Maybe there are a few who should take a look at sloth but, for the most part, it is indisputable that we work hard!

Ahhh, this is true, so true. But perhaps, once again, it’s time to go back and examine this sin a little more closely to see if maybe . . . possibly . . . perhaps . . . our thoughts about sloth are incorrect. Could it be that this sin is found everywhere, all around us, and in fact often disguised in frantic lives teetering on the edge of sanity? Sloth, you see, isn’t really about not working.

It’s more about not caring.

You can work your fingers to the bone . . . you can structure your life in such a way that all you DO is work, in fact . . . and you can still be slothful. You can be slothful because the efforts into which you invest your time, energy, money and personhood really add up to a whole lot . . . of NOTHING. That’s sloth. Dorothy Sayers defines it this way:

“Sloth is the sin that believes in nothing,
cares for nothing,
enjoys nothing,
hates nothing,
finds purpose in nothing,
cares for nothing,
seeks to know nothing,
interferes with nothing,
enjoys nothing,
hates nothing,
finds purpose in nothing,
lives for nothing
and remains alive
because there is nothing for which it will die.”

This is how the sin of sloth begins in our lives. First, we start to discover, for the first time ever, some things that seem to give our lives meaning. This is a good and right process of being human. For example, these things could be family, faith, career, relationship . . . good and wonderful things that add layers of meaning to our lives and make our humanity rich and rewarding.

When sloth creeps in is when we start to take these good and wonderful things and distort them. We do not pursue their excellence in a vigilant manner; we become cavalier; we lose a clarity of awareness that helps us discipline our lives in their pursuit.

Sloth is so much more than napping your life away; sloth is rather a numbing of our awareness and determination until we end up “falling asleep” and steering our lives into wreckage.

Think, for example, of Jesus’ disciples in today’s gospel lesson. They had given up everything they had, turned over their whole lives to follow this man Jesus. For three years they traipsed after him, struggling to understand what it was he was trying to teach them. And they were good, well-meaning men who wanted desperately to be good followers.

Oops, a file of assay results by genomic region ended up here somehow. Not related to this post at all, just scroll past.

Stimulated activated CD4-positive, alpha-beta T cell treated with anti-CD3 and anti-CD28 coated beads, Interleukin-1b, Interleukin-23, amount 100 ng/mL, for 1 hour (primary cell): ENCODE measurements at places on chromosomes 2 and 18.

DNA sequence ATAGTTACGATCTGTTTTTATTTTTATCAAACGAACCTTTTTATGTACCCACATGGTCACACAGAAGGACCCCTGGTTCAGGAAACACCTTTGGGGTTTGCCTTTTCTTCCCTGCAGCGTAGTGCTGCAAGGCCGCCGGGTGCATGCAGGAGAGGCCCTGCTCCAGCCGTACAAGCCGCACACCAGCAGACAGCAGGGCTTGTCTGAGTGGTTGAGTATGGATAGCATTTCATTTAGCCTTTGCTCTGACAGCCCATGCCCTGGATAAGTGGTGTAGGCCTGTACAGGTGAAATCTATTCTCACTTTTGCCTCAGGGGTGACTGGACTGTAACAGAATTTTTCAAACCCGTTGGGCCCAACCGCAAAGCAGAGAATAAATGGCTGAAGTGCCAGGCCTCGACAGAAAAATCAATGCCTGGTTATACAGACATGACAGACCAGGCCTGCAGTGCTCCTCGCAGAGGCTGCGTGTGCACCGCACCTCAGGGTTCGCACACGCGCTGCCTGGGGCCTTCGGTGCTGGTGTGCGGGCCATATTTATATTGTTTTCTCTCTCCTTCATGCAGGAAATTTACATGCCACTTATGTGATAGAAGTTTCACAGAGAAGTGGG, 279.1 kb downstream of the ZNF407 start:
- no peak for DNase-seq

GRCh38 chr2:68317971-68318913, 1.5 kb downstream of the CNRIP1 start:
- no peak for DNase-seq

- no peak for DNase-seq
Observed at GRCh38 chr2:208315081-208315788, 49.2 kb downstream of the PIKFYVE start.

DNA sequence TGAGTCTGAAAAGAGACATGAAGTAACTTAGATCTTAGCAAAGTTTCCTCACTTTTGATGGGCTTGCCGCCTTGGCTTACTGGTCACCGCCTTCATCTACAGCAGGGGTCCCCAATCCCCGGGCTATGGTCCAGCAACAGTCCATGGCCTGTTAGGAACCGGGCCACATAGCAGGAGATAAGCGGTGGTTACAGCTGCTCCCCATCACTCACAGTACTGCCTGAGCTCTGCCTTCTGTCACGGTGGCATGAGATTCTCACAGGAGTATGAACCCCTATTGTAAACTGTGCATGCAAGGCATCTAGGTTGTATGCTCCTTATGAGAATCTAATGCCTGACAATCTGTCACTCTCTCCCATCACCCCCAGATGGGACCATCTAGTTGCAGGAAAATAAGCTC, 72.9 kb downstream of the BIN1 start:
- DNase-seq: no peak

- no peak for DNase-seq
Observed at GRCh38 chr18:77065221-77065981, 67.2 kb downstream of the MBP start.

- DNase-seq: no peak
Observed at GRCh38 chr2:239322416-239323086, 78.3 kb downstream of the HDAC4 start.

Somewhere along the line, though, they stopped paying attention.

They loved what he had to say, but the sin of sloth started creeping in when their minds numbed during certain teachings, when they glossed over signs of what was certainly ahead of Jesus and of them, and when they spent all their time and energy preparing dinner . . . so much work on something so insignificant that they could not stay awake . . . they could not expend any effort . . . for the moments that really counted, those dark hours in Gethsemane when Jesus needed them the most.

It wasn’t that they were being vindictive or mean; it wasn’t even that they weren’t tired. They meant well. It’s just that the things they thought were important weren’t really. And everything they were working so hard for distracted them from the things that really mattered.

There’s no doubt we’re hard workers; there’s nothing wrong with that. But sometimes our hard work becomes a misdirected effort, a distraction by which we feel justified to ignore the things that really matter. It’s like walking carefully along the edge of a steep hill only to find that the edge is muddy and slippery, and, despite our best efforts (even finger-to-the-bone work, in fact), we suddenly find ourselves sliding all the way to the bottom. That’s sloth . . . inattention, being asleep at the wheels of our lives until we slide down, down, down until we could really care less about anything or anybody, we’re just so tired.

It was March 23, 1989 when the large oil tanker the Exxon Valdez set out from Valdez, Alaska with a full load of crude oil. The normal route south into Prince William Sound was obstructed that day because of small icebergs from the Columbia Glacier that had floated into the tanker’s path.

The captain of the tanker, Joseph Hazelwood, radioed requesting permission to change course to avoid these icebergs. His new course would entail moving the tanker into the northbound lane to avoid the icebergs.

There is much debate, as you know, about what happened next. Was Hazelwood drinking? Was the Third Mate taking orders from Hazelwood inattentive? Did the helmsman who was supposed to turn the boat miss the directive and make the move too late?